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George Clingerman       XNADevelopment.com

Early on in my role as a noob father/husband, I bought a car. Two of them to be exact. When we first got married, my wife and I had one car. It was two door and a lease, but we now had a new baby. If you've ever struggled with getting a baby in and out of a two door car over and over again, you immediately recognize why we might have been interested in exploring our options for something different. If you had a two door car, a new baby and still don't recognize why, then congratulations on your career as a masochistic contortionist.

Being new to the car buying process we did what any logical person would do. We went to a place that sold cars. Lots of them. The process seemed pretty straightforward. I basically just wanted to get rid of the lease and car that I had and to then buy two cars. Any two cars. One at least with four doors and I wanted to end up without about the same payment as my lease. Straightforward right?

Well, it was an all day process. Lots of fun with a screaming baby. We finally did find two older cars hidden on the lot and we finally got some papers signed and left paying just $10 more a month than I was for my lease. I was happy. My wife was happy. Even the baby seemed happy. Life was good.

Then I got a call.

The dealership wanted me to come back in the next day. I needed to sign some paperwork for them to finish up some things with the bank. No big deal, I hopped in my new (but older) car and drove on in. I chatted with the super friendly guy in his office. Talked about how happy I was. He said what a pleasure it was to do busy with me. I smiled and nodded while thinking to myself, of course it's a pleasure, I'm full of pleasure, but thanks for stating the obvious. We were all happy. I signed his silly little paper and went on my happy merry little way.

Then I got a call.

The dealership wanted me to come back in the next day. Seems we have a very serious problem they needed to discuss with me. Now I was losing some of my happy. I mean, I know I'm a pleasure to be around, but I couldn't have the dealership calling me all the time just wanting to hang out. But, being the nice guy I am, I went in anyway just to keep them happy. Well, when I get there all smiles, they sat me down and started off with an opening line that would most likely grab anyone's attention.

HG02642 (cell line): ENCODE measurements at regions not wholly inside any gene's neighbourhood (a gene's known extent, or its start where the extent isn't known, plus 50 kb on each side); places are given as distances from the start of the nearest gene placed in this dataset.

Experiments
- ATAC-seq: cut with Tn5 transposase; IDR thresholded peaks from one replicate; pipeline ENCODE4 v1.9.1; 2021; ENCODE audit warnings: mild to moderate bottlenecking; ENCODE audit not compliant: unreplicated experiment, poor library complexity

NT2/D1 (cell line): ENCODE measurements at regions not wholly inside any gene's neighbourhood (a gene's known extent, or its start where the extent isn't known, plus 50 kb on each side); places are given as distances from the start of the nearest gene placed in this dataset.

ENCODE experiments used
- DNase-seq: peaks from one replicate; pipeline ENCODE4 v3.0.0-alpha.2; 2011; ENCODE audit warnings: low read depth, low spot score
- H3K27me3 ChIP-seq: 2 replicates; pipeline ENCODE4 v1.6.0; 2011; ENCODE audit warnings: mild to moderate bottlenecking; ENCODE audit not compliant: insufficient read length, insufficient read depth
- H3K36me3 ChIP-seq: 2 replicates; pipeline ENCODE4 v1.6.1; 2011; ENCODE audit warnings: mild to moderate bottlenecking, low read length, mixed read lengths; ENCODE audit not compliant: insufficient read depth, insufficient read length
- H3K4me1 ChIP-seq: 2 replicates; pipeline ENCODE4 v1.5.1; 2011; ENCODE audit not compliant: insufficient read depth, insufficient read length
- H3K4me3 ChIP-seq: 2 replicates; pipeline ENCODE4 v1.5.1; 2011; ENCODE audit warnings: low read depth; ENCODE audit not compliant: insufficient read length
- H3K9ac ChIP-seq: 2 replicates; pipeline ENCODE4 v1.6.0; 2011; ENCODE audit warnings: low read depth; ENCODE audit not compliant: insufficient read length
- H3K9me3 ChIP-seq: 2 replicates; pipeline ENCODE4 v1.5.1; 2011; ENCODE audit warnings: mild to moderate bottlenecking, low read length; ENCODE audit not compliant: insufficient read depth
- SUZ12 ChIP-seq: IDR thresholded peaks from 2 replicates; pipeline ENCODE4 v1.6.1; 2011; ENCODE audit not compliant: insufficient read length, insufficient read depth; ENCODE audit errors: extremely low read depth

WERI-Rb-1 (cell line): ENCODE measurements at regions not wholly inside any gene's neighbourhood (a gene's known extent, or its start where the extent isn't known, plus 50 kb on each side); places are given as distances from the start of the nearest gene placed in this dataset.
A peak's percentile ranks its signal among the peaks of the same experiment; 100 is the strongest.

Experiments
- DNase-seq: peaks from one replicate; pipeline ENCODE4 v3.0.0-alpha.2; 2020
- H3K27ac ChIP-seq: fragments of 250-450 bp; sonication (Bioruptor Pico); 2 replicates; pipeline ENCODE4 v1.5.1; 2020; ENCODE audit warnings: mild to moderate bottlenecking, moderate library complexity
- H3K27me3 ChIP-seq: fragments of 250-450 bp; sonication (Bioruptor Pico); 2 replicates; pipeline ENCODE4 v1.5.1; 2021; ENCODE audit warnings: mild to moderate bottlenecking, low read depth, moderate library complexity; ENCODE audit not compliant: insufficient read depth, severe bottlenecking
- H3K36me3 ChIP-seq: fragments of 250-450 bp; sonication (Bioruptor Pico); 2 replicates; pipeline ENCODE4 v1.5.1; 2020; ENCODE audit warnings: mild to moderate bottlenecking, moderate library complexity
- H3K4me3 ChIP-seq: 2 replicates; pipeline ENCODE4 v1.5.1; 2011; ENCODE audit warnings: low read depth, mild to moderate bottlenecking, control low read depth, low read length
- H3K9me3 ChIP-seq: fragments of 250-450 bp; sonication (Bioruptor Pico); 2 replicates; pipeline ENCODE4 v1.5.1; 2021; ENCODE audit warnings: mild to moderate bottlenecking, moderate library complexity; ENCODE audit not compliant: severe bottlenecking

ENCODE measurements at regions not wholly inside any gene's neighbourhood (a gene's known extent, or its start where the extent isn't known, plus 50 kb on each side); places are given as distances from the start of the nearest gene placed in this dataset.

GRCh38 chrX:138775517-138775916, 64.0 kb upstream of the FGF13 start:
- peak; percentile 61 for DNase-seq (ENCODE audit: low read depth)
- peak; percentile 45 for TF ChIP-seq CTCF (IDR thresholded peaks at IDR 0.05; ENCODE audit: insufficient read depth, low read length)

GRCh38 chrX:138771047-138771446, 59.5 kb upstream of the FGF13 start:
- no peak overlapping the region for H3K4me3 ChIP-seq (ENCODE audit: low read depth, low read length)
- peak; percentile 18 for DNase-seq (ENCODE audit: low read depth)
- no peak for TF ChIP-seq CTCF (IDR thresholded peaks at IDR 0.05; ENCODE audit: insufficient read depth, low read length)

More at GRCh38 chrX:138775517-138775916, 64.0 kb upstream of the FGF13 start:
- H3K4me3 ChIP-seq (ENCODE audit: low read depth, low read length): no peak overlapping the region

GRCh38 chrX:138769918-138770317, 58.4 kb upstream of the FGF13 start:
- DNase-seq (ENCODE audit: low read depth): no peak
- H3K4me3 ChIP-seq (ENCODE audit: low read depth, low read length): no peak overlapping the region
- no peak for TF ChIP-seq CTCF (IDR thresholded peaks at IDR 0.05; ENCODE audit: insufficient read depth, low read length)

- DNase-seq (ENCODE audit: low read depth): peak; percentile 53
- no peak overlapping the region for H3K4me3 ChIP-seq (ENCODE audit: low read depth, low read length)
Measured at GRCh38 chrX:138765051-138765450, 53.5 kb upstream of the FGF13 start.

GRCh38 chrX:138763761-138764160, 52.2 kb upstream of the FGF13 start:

"You owe us $3,000."

Yes, much to my shock, they were insisting that I pay them more money for the cars that I had bought. It appears there was a discrepancy, or so they tell me, with what my leased car was actually worth so when it was all said and done, I owed them a bit more money. I of course leapt up and exclaimed, "but we had a deal!". Then they showed me the paper I had signed. That paper, I had merrily put my name on while chatting in such a pleasurable manner. You see, when you read the paper, it stated that I, the buyer, understood that the price I paid for my vehicles wasn't set in stone in any way shape or form and that I understood that the price for my vehicles and my payment may adjust. Yeah, they had totally blindsided me with that. I had signed a paper that I hadn't really understood, I just knew that by signing it, I was finishing up the deal to get my car. So from my point of view, it was all working.

I see the same thing happen with code all the time. A lot of times I see developers (including myself), search the internet for a particular problem they're stumped on. Then they see it, this holy grail solution posted by Joe Schmoe who they know is an amazing coder, well, because he's on teh Internets and he's posted code. It's obvious he's smart because he has a solution for something they hadn't figured out. So they copy the code, paste it into their project, make a few tweaks and move on. Driving away in their new (but old) car whistling a merry little tune. But do they REALLY understand what they just signed? By putting THAT code into a production product, they are singing a paper saying, yeah, I understand what this code does. I've tested it, I'm familiar with it. I understand it's strengths, it's weaknesses and why it was written the way it was and why it works. Do you really mean that? Do you really know what you signed?

I know for myself, I try to keep that fresh in my head. Everyone is bound to want to use some code they found somewhere. There's no point in re-inventing the wheel. Projects get rushed, you've been stuck on trying to figure out a problem for hours, days, weeks. The code you find seems like it was sent from above. Just be cautious. Review it harder than you would your own code. Test it more thoroughly. Get a buddy to look it over. Just make sure you take the time to understand what you're signing.

Oh, and I've never bought a car from a dealership again.

Posted on Thursday, September 13, 2007 10:37 AM | Back to top


Comments on this post: Do you understand what you are signing?

# re: Do you understand what you are signing?
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Great read!
Left by Keith Rull on Sep 13, 2007 2:03 PM

# re: Do you understand what you are signing?
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And before you even start trying to understand the code you found on the intertubes examine the license (and its consequences for your project) of said code.
Left by Björn on Sep 13, 2007 11:01 PM

# re: Do you understand what you are signing?
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Hi, Just thought I would comment and say neat theme, did you design it for yourself?
Looks superb!
Left by muay thai on Mar 05, 2012 3:47 AM

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